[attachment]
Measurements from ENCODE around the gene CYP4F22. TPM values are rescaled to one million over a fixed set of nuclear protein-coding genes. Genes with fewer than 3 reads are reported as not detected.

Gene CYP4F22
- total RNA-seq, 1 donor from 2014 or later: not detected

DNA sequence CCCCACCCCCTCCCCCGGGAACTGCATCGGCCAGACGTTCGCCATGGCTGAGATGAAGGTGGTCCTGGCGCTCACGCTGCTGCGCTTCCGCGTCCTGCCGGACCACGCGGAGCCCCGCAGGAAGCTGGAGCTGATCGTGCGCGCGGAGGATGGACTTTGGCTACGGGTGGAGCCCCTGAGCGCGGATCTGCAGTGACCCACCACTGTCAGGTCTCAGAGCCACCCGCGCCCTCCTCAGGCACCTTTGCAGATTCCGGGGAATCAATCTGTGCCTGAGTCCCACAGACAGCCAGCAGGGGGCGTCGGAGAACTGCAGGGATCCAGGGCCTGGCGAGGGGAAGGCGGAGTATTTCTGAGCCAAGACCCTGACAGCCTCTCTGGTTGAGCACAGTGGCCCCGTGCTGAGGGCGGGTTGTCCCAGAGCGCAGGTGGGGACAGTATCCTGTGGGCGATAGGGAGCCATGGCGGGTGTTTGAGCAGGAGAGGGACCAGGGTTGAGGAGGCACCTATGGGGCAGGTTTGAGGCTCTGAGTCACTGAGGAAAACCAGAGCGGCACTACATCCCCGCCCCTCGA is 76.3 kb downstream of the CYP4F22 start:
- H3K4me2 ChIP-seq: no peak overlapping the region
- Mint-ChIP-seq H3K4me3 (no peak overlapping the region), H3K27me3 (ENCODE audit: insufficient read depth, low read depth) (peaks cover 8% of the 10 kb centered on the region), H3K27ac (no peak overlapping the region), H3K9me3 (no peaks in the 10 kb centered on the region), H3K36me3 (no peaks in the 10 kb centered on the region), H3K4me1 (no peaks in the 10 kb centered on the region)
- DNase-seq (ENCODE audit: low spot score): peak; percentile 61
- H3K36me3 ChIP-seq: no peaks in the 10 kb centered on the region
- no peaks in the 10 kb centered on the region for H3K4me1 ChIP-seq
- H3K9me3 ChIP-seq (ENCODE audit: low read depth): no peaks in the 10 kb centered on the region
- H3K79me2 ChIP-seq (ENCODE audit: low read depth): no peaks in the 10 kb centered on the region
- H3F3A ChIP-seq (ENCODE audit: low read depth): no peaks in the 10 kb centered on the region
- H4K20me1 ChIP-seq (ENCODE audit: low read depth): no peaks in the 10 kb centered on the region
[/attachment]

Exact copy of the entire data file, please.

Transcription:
Measurements from ENCODE around the gene CYP4F22. TPM values are rescaled to one million over a fixed set of nuclear protein-coding genes. Genes with fewer than 3 reads are reported as not detected.

Gene CYP4F22
- total RNA-seq, 1 donor from 2014 or later: not detected

DNA sequence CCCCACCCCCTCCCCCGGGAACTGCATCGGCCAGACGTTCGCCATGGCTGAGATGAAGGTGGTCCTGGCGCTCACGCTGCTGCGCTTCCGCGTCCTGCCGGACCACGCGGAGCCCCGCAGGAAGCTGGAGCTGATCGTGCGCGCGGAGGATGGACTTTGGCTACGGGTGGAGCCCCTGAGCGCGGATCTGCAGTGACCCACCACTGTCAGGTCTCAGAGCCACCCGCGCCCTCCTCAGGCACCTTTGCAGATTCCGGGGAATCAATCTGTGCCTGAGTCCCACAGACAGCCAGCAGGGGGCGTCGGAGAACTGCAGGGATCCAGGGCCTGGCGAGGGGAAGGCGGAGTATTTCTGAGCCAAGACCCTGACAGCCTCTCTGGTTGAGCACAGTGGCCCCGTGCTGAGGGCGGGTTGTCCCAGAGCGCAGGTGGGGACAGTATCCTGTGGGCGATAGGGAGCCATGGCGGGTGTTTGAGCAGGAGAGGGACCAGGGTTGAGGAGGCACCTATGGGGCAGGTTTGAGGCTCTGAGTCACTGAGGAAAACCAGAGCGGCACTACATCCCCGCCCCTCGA is 76.3 kb downstream of the CYP4F22 start:
- H3K4me2 ChIP-seq: no peak overlapping the region
- Mint-ChIP-seq H3K4me3 (no peak overlapping the region), H3K27me3 (ENCODE audit: insufficient read depth, low read depth) (peaks cover 8% of the 10 kb centered on the region), H3K27ac (no peak overlapping the region), H3K9me3 (no peaks in the 10 kb centered on the region), H3K36me3 (no peaks in the 10 kb centered on the region), H3K4me1 (no peaks in the 10 kb centered on the region)
- DNase-seq (ENCODE audit: low spot score): peak; percentile 61
- H3K36me3 ChIP-seq: no peaks in the 10 kb centered on the region
- no peaks in the 10 kb centered on the region for H3K4me1 ChIP-seq
- H3K9me3 ChIP-seq (ENCODE audit: low read depth): no peaks in the 10 kb centered on the region
- H3K79me2 ChIP-seq (ENCODE audit: low read depth): no peaks in the 10 kb centered on the region
- H3F3A ChIP-seq (ENCODE audit: low read depth): no peaks in the 10 kb centered on the region
- H4K20me1 ChIP-seq (ENCODE audit: low read depth): no peaks in the 10 kb centered on the region